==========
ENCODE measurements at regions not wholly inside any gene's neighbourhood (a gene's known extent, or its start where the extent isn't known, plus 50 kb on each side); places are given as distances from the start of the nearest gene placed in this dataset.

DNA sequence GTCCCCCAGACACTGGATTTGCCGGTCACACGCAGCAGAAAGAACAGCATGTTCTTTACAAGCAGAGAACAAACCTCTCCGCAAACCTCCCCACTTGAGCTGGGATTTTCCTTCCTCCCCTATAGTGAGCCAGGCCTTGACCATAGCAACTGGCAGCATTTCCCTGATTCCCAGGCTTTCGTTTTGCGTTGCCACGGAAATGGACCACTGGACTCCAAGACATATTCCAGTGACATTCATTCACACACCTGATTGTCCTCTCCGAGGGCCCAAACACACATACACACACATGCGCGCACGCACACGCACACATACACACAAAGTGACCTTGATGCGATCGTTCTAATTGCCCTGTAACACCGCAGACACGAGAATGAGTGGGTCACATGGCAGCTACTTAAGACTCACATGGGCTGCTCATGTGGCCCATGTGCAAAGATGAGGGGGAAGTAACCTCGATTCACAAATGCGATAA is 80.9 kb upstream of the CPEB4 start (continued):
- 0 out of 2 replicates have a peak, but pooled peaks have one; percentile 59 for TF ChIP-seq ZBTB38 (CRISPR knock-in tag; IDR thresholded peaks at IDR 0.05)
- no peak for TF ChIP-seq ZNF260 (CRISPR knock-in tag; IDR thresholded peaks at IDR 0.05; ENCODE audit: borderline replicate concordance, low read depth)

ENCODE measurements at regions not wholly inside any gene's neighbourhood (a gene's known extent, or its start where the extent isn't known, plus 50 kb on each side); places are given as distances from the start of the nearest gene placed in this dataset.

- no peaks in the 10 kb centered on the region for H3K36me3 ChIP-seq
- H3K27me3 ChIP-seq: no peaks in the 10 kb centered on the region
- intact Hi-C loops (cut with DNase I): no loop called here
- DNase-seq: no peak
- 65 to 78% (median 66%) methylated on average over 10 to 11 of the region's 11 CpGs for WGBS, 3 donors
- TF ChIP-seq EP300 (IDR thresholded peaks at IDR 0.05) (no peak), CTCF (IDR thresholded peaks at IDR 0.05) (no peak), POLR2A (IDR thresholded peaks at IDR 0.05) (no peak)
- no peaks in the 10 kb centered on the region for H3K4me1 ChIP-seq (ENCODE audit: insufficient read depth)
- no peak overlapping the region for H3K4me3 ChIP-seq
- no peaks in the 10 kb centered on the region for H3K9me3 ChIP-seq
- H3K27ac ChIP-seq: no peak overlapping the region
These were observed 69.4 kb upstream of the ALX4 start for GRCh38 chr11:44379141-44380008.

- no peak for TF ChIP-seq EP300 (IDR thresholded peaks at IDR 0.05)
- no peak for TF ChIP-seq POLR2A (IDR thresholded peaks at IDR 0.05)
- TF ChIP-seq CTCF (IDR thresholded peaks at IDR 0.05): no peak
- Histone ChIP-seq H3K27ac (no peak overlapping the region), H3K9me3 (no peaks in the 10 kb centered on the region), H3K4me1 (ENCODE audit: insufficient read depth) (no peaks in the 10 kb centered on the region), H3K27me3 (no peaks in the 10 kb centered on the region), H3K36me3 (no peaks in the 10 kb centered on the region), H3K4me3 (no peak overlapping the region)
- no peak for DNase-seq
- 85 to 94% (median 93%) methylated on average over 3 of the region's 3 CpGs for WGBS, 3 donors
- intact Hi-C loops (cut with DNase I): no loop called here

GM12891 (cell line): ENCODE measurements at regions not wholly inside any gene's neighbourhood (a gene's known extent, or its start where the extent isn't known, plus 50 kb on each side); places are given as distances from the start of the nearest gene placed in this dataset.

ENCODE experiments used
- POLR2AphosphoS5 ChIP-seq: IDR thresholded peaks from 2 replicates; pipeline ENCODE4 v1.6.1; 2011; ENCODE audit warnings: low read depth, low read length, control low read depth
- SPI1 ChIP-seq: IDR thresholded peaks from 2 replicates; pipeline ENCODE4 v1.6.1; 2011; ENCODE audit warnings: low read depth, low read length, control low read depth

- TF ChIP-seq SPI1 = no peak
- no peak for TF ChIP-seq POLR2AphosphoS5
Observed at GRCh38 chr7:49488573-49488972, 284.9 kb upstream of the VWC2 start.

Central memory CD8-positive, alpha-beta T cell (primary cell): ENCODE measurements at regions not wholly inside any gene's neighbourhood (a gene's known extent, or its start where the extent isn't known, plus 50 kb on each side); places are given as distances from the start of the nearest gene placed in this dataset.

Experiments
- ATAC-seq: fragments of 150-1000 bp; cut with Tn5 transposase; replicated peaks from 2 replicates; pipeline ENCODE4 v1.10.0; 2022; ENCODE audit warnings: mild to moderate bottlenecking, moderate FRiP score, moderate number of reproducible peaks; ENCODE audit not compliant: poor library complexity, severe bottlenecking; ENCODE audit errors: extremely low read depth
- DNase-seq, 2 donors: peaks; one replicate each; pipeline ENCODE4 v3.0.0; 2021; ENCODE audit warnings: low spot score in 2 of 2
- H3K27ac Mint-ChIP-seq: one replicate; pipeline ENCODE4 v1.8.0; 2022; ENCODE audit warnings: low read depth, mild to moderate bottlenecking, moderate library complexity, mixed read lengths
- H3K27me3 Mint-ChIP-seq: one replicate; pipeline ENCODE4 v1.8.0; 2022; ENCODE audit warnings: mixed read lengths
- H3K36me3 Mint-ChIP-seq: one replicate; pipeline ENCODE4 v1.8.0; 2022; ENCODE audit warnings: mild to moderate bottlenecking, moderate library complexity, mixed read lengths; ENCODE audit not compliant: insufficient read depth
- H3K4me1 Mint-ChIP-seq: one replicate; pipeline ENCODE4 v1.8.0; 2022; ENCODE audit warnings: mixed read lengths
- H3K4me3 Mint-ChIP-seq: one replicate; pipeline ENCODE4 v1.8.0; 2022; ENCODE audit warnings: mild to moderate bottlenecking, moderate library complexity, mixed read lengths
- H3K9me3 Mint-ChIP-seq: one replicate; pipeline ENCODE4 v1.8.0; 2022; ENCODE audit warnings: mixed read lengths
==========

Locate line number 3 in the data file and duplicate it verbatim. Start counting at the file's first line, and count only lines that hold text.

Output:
- 0 out of 2 replicates have a peak, but pooled peaks have one; percentile 59 for TF ChIP-seq ZBTB38 (CRISPR knock-in tag; IDR thresholded peaks at IDR 0.05)